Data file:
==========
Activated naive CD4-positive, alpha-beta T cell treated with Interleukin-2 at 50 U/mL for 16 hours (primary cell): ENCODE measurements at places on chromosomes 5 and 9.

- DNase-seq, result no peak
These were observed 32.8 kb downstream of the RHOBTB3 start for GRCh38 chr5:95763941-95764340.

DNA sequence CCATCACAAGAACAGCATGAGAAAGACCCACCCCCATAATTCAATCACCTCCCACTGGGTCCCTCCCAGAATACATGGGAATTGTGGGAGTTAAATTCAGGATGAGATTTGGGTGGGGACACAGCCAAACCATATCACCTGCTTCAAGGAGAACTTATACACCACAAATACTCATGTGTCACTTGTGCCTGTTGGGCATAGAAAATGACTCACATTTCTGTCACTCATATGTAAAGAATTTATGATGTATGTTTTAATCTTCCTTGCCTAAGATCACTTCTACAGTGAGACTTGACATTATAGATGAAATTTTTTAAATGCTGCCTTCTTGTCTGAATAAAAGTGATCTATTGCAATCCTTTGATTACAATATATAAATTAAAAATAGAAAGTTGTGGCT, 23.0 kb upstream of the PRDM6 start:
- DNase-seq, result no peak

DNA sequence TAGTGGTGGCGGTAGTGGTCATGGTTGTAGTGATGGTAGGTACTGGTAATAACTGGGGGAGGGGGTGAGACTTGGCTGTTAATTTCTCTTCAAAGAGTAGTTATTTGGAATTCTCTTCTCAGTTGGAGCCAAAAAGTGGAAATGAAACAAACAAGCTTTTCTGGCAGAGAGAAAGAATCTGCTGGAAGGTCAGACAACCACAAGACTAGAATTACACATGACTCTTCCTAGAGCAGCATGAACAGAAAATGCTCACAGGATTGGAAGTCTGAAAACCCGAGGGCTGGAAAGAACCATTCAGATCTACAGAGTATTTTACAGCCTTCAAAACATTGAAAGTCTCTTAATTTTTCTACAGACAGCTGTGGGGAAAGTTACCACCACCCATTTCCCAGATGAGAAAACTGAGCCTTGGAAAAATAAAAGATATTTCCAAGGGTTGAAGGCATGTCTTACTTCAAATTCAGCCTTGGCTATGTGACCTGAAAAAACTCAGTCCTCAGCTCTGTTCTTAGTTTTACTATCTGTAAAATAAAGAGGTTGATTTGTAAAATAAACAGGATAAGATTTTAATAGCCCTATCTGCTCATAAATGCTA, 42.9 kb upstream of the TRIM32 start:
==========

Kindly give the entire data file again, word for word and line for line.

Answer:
Activated naive CD4-positive, alpha-beta T cell treated with Interleukin-2 at 50 U/mL for 16 hours (primary cell): ENCODE measurements at places on chromosomes 5 and 9.

- DNase-seq, result no peak
These were observed 32.8 kb downstream of the RHOBTB3 start for GRCh38 chr5:95763941-95764340.

DNA sequence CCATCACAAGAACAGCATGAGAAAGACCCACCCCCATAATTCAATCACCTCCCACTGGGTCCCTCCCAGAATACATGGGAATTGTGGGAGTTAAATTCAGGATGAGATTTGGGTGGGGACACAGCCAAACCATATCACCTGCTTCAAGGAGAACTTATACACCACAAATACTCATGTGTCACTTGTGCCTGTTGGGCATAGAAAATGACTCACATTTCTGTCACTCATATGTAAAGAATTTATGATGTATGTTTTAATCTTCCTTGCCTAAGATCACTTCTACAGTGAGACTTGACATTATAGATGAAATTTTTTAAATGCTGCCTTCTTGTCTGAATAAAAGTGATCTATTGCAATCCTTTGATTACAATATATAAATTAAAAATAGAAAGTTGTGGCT, 23.0 kb upstream of the PRDM6 start:
- DNase-seq, result no peak

DNA sequence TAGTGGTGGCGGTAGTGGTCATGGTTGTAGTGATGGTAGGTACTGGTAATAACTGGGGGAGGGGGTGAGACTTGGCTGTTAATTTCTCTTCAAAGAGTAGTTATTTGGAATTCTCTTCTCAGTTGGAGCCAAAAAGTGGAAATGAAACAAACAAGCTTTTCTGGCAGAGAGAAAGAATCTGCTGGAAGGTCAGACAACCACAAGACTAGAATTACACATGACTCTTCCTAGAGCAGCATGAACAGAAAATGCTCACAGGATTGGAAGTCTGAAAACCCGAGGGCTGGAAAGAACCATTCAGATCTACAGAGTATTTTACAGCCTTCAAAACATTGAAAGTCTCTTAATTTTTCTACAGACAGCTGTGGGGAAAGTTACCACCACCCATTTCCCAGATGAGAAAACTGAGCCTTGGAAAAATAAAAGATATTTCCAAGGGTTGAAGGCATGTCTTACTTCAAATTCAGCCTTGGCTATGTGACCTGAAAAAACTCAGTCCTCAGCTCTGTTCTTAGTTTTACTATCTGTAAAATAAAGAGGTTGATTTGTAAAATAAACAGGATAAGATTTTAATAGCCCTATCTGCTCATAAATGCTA, 42.9 kb upstream of the TRIM32 start: